By the way people continue to move to the Carolinas, the secret is definitely out! The flood gates are open, just like the Texas-Mexico border. The South has the perfect climate, best economy, and of course, the best neighbors — few other communities in the country can compare. 

But the population growth is directly affecting the available wildlife habitat and hunters’ management decisions in a counterproductive way. Land prices are steadily rising in developable areas, with new shopping centers and subdivisions sprouting up on every corner. Large property owners are getting older and cashing in on the high land prices while they can, and wildlife habitat is suffering.

As soon as the trees come down and the asphalt sets, deer and other wildlife feel the squeeze. Deer have fewer places to live and hunters fewer places to hunt. Hunting tracts are steadily shrinking, and the battle for hunting leases increases, with higher lease costs and less availability. In some cases, the presence on only small hunting tracts with lots of hunters around is having a negative effect on the quality of the herd. 

It’s is not only competition for hunting leases, but competition for the deer themselves. Some hunters are feeling the pressure to go ahead and pull the trigger on a buck because they think the buck will be shot by somebody else across the hedgerow. But a dead 2 ½-year-old buck will never make it to maturity. Any chance this deer had to put on mass and pass on good genetics to the next generation is finished. If hunters want the opportunity to harvest a mature animal on a 10,000-acre property or a 10-acre property, these deer must be given the chance to grow. Age is critical for growing trophy bucks. 

Bucks that win all of the awards at the deer shows are products of a simple formula that includes good genetics, prime nutrition and adequate age. Hunters have a pivotal role in this formula by the animals they harvest. Hunters can try to select genetic traits and supplement the deer’s diet, but the harvest plays the starring role in this equation. 

Hunters affect the quantity and quality of their deer herds primarily through deer harvests. A deer with premium genetics and proper nutrition can grow a massive set of headgear if hunters can allow them to reach maturity. Typically, a mature buck is at least 4 1/2 years old, but this is a small proportion of the population. If hunters knew how few bucks older than five are still roaming the woods, their effort might drop. But hunters as a whole pull the trigger on these deer long before they even get close to maturity. Premature buck harvests are counterproductive on any sized tract.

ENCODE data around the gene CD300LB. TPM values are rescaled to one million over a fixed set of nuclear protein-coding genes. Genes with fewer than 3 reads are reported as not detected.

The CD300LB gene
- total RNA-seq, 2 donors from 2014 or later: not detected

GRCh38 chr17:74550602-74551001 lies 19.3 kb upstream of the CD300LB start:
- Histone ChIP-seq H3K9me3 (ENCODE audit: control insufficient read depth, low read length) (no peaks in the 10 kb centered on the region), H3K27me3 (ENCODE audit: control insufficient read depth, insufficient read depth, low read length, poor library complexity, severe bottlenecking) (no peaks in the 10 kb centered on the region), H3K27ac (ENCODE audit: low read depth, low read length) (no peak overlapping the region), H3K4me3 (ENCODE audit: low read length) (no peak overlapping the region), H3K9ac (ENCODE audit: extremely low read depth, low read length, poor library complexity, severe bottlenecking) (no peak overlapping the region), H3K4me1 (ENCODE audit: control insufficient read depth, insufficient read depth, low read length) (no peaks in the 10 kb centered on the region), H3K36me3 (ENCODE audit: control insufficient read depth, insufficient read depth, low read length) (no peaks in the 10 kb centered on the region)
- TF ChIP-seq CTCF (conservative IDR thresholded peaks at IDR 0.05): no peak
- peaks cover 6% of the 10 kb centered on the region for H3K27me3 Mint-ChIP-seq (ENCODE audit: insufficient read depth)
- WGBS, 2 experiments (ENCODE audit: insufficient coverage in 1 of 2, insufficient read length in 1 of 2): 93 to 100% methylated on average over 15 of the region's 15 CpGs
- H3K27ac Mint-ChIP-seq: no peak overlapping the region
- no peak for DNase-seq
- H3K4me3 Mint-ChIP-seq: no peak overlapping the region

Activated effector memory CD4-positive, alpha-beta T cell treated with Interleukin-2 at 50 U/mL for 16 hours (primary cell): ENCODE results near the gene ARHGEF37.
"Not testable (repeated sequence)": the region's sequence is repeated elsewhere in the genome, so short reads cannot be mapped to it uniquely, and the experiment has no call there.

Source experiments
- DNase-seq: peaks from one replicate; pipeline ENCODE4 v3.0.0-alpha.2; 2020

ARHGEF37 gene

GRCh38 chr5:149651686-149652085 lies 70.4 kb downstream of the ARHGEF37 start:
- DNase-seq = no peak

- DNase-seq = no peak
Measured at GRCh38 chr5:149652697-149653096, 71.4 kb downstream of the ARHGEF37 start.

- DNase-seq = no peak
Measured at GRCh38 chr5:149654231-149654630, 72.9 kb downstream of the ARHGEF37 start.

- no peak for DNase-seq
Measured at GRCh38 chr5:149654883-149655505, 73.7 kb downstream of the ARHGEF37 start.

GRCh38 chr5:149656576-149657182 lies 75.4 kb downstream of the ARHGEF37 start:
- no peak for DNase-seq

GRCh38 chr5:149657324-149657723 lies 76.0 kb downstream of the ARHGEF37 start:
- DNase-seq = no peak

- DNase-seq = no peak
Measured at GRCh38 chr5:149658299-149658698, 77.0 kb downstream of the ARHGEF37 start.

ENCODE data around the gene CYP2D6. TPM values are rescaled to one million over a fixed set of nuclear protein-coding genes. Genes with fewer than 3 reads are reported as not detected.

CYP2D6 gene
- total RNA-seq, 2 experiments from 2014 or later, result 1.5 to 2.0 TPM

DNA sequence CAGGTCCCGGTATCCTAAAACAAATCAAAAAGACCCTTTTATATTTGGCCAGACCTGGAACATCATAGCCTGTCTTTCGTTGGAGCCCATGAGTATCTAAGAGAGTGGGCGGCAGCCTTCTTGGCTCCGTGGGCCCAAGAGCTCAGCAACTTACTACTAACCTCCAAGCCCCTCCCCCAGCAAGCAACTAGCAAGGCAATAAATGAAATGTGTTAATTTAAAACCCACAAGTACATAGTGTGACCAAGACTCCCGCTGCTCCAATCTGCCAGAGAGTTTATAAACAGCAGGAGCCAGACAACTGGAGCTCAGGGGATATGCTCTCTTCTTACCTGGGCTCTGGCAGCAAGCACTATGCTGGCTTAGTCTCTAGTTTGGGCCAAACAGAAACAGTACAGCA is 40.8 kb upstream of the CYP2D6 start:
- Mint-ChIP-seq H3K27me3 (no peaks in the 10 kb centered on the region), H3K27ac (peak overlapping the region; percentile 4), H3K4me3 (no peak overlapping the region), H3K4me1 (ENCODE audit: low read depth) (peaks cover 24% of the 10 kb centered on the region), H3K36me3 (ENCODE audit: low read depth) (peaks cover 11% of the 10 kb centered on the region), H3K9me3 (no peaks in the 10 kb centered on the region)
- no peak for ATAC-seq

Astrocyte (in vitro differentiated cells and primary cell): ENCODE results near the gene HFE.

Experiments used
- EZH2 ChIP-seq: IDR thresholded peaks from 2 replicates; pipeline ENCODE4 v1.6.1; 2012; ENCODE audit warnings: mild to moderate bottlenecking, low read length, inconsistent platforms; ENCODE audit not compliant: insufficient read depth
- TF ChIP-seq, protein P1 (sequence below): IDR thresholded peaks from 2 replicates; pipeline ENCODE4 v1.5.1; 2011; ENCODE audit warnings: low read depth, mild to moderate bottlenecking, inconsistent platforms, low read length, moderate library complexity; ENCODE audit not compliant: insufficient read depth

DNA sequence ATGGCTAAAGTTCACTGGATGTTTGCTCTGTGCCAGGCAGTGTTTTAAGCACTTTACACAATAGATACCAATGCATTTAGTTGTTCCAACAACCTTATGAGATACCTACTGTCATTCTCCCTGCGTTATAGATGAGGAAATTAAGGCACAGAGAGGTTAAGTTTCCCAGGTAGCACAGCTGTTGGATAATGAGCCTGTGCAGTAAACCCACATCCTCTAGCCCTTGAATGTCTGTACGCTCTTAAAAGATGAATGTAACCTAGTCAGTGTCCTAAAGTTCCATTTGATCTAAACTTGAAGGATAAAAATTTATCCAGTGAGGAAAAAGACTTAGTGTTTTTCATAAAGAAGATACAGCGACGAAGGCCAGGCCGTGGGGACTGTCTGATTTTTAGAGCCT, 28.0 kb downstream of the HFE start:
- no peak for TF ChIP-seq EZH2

In order to grow a large buck, they must grow to maturity. In the Carolinas, the liberal deer harvest has a negative effect on the quality of the herd overall. 

According to Charles Ruth, deer-project supervisor for the S.C. Department of Natural Resources, one out of 800 bucks killed in South Carolina each year is eligible for the record book with a 125 score or better. He said a hunter is more likely to get struck by lightning than kill a Boone and Crockett Club buck in the Palmetto State. 

While North Carolina and South Carolina deer may not have the same genetic possibilities as some of the Midwestern states, many of the big, high-scoring bucks that come out of Ohio, Illinois and Kansas are solid, mature animals that are a direct result of  relatively short seasons and limited buck tags. These states promote older age-classes through limited harvest opportunities. If only a small number of bucks is harvested, more bucks will progress to older age-classes by default. 

With the exception of a few strict meat hunters out there, most hunters are looking for a bigger and better buck before they send a round downrange. Today’s management trends are  headed in the right direction, because more and more hunters are looking for a mature deer with a large set of headgear. But liberal buck harvest opportunities are still a counterproductive way to improve the quality of the herd.  

On large properties where trophy management principles are a way of life, subordinate bucks with potential to become high-scoring animals are always free to walk. Regardless of how small the tract is or how close a hunter is to his property line, hunters need to stick to their management-plan goals and allow the smaller, immature bucks to grow. In time, the big boys will show up to reward hunters with their hard work.